Taylor River Fishing ReportOn Saturday at 1 pm, the rain was pounding on the river and I witnessed one of the most intense rises I have ever seen. For about 20 minutes, it seemed as if every fish in the river was crashing the surface eating Drakes, PMD’s and BWO’s. These intense feeding periods are often short lived, so assuming that there is no lightning, it is worth standing out in the rain to experience one of these incredible moments in fly fishing. These are times when the big fish come to the surface so try to target a larger fish with your dry. Many times what happens is that the small fish beat the bigger fish to your fly. To avoid this, watch carefully and look for a big fish to target.

Taylor River Fishing ReportWe have had success with a variety of Green Drake and PMD patterns during the hatch. If you are sure that you are getting a good drift and the fish aren’t eating your fly, try different patterns until you find something that they like. Make sure that the fish you see is actually eating on the surface and not below. If you see heads popping up, it’ a good sign that a dry will work. If all you see is the fishes backs, there is a likelihood that they are eating emergers just under the surface and a floating nymph or emerger pattern will be your best bet. These fish can be finicky during the hatch. If you are not having luck with a dead drift, try skating your fly and bouncing it along the surface. Often times this will trigger a strike that a dead drift won’t.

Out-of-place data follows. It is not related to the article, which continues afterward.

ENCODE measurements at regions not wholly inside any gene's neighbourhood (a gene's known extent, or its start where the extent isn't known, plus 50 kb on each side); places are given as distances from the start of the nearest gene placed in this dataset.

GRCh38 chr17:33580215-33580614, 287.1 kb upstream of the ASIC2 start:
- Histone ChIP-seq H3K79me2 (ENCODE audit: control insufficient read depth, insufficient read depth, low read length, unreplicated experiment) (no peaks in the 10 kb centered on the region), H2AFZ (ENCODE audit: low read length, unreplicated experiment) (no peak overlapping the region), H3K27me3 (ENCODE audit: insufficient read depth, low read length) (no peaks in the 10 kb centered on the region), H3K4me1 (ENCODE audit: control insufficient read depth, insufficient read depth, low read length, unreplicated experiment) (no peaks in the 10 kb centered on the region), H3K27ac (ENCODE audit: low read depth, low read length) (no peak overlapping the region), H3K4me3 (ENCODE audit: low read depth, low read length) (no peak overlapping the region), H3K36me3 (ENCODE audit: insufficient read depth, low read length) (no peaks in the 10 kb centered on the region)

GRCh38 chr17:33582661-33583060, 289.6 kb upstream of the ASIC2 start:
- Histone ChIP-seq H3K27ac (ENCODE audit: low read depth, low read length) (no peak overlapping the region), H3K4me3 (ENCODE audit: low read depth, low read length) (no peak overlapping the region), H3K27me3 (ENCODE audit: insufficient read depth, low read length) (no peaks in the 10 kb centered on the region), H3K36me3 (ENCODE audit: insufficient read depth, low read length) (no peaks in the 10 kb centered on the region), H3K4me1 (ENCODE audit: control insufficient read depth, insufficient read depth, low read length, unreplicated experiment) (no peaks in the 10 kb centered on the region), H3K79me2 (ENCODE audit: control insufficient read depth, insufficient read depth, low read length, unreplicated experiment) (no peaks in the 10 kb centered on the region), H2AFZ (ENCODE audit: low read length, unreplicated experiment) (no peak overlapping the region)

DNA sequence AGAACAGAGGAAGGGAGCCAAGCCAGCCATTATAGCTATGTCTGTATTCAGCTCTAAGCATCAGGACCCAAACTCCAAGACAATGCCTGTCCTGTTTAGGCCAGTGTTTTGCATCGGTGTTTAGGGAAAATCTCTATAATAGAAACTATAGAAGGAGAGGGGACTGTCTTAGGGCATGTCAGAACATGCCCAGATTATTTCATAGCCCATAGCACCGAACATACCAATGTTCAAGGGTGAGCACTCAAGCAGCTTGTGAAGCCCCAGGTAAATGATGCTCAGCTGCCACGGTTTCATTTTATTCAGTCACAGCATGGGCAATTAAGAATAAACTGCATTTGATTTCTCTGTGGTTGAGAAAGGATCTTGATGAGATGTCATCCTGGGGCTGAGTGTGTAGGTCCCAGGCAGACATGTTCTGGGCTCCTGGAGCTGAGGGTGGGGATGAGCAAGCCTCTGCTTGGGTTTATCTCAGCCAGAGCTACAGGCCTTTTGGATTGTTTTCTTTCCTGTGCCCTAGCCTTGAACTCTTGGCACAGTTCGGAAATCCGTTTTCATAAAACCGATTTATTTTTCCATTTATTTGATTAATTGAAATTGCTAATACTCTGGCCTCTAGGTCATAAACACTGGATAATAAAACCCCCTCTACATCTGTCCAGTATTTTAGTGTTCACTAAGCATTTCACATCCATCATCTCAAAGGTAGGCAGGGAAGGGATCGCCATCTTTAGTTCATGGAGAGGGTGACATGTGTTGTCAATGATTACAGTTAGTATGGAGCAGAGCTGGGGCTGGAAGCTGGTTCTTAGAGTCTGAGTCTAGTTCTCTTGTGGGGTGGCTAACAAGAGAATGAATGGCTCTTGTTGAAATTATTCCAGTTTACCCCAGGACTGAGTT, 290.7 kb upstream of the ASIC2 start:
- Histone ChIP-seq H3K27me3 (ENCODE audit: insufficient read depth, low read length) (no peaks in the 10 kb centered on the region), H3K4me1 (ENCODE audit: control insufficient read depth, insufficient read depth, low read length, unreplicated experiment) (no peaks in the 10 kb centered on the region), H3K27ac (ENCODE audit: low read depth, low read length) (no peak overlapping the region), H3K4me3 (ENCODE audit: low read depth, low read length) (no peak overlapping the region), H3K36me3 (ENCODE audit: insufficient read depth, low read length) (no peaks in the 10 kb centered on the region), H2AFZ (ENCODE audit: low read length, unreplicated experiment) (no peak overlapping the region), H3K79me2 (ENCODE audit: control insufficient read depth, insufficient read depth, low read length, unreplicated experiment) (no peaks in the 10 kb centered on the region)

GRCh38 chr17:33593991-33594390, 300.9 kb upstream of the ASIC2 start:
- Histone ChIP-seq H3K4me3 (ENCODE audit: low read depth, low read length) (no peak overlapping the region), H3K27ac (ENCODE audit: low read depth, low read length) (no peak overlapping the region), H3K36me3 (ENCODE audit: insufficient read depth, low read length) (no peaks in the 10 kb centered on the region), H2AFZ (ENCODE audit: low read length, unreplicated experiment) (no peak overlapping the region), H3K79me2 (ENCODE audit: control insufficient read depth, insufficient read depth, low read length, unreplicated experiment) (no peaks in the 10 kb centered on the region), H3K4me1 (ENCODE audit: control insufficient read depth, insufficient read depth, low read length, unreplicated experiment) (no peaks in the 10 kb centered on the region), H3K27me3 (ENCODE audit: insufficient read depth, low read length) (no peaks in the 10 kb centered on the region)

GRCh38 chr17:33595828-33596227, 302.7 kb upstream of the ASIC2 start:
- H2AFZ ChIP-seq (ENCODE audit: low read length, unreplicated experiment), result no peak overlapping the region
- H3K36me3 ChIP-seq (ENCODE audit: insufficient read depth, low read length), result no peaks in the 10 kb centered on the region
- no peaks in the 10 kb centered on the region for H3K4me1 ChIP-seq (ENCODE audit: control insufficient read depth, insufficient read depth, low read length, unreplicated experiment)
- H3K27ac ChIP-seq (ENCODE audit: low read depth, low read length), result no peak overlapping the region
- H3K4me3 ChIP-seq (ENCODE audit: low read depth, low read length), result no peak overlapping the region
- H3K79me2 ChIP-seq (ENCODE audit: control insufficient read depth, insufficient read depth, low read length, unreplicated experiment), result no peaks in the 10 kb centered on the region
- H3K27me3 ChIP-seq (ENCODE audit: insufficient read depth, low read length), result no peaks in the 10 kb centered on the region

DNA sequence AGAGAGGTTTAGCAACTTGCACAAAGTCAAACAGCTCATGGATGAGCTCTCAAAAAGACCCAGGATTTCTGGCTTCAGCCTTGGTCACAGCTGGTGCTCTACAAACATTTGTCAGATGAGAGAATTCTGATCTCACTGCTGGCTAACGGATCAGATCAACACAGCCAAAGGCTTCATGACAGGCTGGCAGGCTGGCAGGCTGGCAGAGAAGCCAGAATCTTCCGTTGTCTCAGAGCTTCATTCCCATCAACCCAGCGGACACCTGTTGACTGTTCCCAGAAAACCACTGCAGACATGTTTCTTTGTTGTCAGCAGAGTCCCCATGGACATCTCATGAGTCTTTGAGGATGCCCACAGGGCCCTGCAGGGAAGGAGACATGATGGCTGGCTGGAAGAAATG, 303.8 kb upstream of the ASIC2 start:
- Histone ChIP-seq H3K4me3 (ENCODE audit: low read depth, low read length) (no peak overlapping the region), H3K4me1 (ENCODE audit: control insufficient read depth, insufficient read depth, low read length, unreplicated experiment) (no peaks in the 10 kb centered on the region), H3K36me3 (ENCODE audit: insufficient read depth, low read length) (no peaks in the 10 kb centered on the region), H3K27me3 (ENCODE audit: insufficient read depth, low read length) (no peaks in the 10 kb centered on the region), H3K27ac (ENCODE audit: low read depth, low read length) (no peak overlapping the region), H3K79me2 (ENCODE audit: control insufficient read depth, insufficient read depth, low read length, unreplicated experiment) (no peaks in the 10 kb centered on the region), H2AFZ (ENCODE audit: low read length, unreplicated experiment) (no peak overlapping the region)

Taylor River Fishing ReportWe are currently experiencing the best dry fly fishing of the year on the Taylor. The fish are eating like crazy and it is a perfect time to be on the river. Last week with a crew from Tennessee we caught the same 22 inch Rainbow on 2 different days on a dry, a sure sign that the fish are looking up and willing to eat.

Peak activity is from around 11 a.m. until 3:30 p.m. This is when you want to be on the water. It seems that between 4 and 7 p.m., the fishing slows quite a bit until the evening Caddis rise begins around 7-8 pm. We generally do better during this Caddis hatch by skating rather than dead drifting our Caddis patterns. Cast across and slightly down, hold your rod way up and try to tease your fly along the surface. Be careful with your hook set when skating with a tight line as it is easy to over set and break off the fish.

Taylor River Fishing ReportI would like to caution everyone to be watchful of the sky and at the first sign of lightening or nearing storm cell, please reel up and get off of the water. Oftentimes these storms will be violent and fast moving but also short lived. Waiting until they pass is the right call no matter how many fish are rising. Remember that no trout is worth the risk of waving a 9 foot graphite fly rod around in a lightning storm.

I look for flows to hold in the low 500 range through mid August and fishing to continue to be excellent on top. The Green Drakes will pass soon but smaller dries will continue to bring up fish for the rest of the season.